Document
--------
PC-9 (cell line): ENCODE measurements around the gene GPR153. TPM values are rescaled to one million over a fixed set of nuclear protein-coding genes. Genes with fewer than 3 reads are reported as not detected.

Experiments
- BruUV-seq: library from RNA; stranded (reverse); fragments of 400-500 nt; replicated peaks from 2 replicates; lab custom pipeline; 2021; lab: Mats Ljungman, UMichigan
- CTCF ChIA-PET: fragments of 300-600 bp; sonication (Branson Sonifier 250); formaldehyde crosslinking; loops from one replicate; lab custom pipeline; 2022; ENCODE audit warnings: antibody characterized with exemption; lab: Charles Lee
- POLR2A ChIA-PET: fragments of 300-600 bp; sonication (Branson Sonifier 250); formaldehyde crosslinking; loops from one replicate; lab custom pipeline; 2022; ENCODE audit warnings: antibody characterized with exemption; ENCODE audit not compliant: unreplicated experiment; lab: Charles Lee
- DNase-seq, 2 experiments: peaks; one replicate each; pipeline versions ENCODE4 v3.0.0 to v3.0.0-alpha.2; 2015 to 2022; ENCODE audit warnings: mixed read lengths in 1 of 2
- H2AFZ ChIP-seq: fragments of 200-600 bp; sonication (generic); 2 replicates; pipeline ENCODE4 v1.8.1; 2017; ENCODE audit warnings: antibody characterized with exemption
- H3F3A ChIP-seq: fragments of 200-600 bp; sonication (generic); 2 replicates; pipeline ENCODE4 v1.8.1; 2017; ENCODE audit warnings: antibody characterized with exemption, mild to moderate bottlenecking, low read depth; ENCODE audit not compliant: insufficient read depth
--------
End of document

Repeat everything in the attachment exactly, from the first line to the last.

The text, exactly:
PC-9 (cell line): ENCODE measurements around the gene GPR153. TPM values are rescaled to one million over a fixed set of nuclear protein-coding genes. Genes with fewer than 3 reads are reported as not detected.

Experiments
- BruUV-seq: library from RNA; stranded (reverse); fragments of 400-500 nt; replicated peaks from 2 replicates; lab custom pipeline; 2021; lab: Mats Ljungman, UMichigan
- CTCF ChIA-PET: fragments of 300-600 bp; sonication (Branson Sonifier 250); formaldehyde crosslinking; loops from one replicate; lab custom pipeline; 2022; ENCODE audit warnings: antibody characterized with exemption; lab: Charles Lee
- POLR2A ChIA-PET: fragments of 300-600 bp; sonication (Branson Sonifier 250); formaldehyde crosslinking; loops from one replicate; lab custom pipeline; 2022; ENCODE audit warnings: antibody characterized with exemption; ENCODE audit not compliant: unreplicated experiment; lab: Charles Lee
- DNase-seq, 2 experiments: peaks; one replicate each; pipeline versions ENCODE4 v3.0.0 to v3.0.0-alpha.2; 2015 to 2022; ENCODE audit warnings: mixed read lengths in 1 of 2
- H2AFZ ChIP-seq: fragments of 200-600 bp; sonication (generic); 2 replicates; pipeline ENCODE4 v1.8.1; 2017; ENCODE audit warnings: antibody characterized with exemption
- H3F3A ChIP-seq: fragments of 200-600 bp; sonication (generic); 2 replicates; pipeline ENCODE4 v1.8.1; 2017; ENCODE audit warnings: antibody characterized with exemption, mild to moderate bottlenecking, low read depth; ENCODE audit not compliant: insufficient read depth